The contrast may already be obvious to others, but the very pointed contrast just occurred to me: The Greek or platonic view (speaking very broadly), is that the material world traps the soul yearning to be free to re-unite with God. So the soul is pure, and the body is evil. The soul longs to escape the pollution of the body.

Jesus, however, instead teaches that reality is just the reverse of this -- he teaches that the soul pollutes the body:

"What comes out of a man is what makes him 'unclean.' For from within, out of men's hearts, come evil thoughts, sexual immorality, theft, murder, adultery, greed, malice, deceit, lewdness, envy, slander, arrogance and folly. All these evils come from inside and make a man 'unclean' " (vv. 20-23).

The Greek conceit is that, if you dig deep enough within, you'll find a spark of natural innocence or purity; a spark of the divine. Jesus teaches us that there is no light within. We are darkness through and through, and we love it that way, irrespective of our conceit. Light comes to us not by digging deep within our nature, but by miraculously receiving a new new nature.

Uniting with the "Other": A Christological Speculation on the OT Anti-Consanguinity Laws

As I argued in brief in the previous post, and elsewhere (see, e.g., my August 4, 2006 post on the Bitter Waters' test of Numbers 5), the regulation of sexual relations in the Bible is only secondarily concerned with human sexuality. It's main referent is the relationship between Yahweh and his bride/church. I think that we often miss this message because we conflate which marriage is the type and which is the anti-type. When we read that Israel/the church is the Lord's bride, I suspect that we usually think that the author is analogizing the relationship of the Lord to his church with the human marriage relationship. Lord/church is the analogy while human marriage is the reality.But I'd argue that this gets it exactly backward. The real marriage is that between God and his church; human marriage is only a type of that primary marriage.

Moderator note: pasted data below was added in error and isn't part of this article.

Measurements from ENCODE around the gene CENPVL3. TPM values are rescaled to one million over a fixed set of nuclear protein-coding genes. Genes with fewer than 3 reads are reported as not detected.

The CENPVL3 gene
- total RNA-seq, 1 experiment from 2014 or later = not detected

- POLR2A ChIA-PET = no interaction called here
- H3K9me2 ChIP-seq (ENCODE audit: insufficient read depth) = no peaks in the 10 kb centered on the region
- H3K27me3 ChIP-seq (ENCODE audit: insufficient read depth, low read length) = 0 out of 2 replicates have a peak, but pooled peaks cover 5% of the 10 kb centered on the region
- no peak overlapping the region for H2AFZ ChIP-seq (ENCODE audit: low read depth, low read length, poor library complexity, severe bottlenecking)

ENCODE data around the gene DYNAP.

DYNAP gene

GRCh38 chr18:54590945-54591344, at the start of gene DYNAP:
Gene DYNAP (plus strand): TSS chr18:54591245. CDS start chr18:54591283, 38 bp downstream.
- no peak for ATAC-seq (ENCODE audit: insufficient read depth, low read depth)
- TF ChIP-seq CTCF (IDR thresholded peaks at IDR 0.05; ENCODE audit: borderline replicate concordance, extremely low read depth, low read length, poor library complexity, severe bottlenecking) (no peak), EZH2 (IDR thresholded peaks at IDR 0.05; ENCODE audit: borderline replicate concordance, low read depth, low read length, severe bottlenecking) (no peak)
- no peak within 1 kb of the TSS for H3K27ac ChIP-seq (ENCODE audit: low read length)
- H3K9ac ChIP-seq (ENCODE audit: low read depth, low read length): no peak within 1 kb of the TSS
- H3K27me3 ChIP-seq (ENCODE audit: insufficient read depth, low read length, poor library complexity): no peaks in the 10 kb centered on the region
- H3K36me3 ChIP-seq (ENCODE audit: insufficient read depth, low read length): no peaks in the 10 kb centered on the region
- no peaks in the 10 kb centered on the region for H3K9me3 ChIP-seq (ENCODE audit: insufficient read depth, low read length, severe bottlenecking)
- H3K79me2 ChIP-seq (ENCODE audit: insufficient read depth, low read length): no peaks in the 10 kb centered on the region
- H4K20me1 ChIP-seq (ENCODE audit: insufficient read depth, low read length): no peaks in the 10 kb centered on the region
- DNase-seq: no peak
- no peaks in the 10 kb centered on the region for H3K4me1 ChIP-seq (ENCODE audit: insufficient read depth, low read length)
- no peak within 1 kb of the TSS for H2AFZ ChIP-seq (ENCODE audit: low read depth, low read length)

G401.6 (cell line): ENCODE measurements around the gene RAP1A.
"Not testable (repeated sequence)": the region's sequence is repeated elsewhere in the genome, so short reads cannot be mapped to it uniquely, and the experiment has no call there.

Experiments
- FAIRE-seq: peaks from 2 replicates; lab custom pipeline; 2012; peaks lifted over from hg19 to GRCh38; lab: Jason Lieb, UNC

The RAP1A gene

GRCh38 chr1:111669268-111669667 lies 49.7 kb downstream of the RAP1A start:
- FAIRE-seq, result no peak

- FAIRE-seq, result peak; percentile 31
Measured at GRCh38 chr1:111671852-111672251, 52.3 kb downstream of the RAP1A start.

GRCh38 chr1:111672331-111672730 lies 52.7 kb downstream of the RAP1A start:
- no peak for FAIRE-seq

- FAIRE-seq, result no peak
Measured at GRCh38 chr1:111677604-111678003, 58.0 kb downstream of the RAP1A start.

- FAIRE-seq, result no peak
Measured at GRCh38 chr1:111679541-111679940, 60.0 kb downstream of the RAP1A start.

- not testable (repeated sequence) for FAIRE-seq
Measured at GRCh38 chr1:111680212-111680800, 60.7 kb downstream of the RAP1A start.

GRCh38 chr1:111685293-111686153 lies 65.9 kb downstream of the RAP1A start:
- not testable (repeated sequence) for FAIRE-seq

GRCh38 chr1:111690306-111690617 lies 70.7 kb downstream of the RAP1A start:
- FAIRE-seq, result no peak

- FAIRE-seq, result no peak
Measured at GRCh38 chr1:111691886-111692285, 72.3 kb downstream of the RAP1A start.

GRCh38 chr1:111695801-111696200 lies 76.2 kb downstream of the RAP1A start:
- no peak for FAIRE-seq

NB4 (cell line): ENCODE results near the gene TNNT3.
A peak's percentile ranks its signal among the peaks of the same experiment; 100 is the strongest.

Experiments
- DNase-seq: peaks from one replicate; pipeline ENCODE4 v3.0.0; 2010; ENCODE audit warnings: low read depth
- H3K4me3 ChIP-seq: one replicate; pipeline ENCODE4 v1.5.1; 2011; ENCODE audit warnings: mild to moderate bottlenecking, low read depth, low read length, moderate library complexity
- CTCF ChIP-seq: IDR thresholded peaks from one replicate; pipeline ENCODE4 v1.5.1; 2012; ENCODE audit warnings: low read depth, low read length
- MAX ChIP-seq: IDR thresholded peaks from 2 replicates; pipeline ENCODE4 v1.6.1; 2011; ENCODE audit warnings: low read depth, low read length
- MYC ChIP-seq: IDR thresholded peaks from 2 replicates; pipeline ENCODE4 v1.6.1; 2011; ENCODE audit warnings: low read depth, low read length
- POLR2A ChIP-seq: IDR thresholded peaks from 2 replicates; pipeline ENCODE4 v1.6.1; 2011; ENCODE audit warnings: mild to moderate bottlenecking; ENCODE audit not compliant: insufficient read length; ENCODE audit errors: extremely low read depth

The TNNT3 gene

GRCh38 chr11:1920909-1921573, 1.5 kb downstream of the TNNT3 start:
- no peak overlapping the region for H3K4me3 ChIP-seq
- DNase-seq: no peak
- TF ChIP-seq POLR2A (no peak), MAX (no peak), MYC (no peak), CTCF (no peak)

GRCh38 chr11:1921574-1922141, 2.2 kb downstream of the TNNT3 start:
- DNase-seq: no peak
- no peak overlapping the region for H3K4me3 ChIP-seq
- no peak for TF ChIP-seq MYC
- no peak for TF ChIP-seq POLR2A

So I would argue that all of the teaching dealing with sex in the Bible should be read Christologically: the immediate application is to the relationship between God and his bride. Human marriage is of course the type or picture of that relationship, and so must be governed by that teaching as well. Mutatis mutandis, God's relationship to his church is revealed in and through the human marriage relationship. Maintaining the clarity of that picture or revelation is what the laws dealing with sexual relations in the OT are concerned with.

So what about the OT laws forbidding marriage/sexual relations within a certain degree of consanguinity (see, e.g., Lev 18 & 20)?

Here's a speculation.

I'd argue that these laws teach us is that the husband must make a bride of the "other," i.e., it unites two fleshs into one flesh. The husband must reach beyond those who are of his own flesh, that is, beyond those in his own family, and must join with someone with whom he is not already united. He can only join with a woman who is, as it were, an other or a stranger in the flesh.

Recall that Gn 2.24 provides that husband and wife "shall become one flesh." I think the "one flesh" not only suggests biological children, who are literally "one flesh" of the parents, but also means a spiritual or mystical union that seems to arise between a man and a woman who have sex (cf., 1 Co 6.16). Both by the union that marriage and sex create, people of two fleshes are made into one flesh.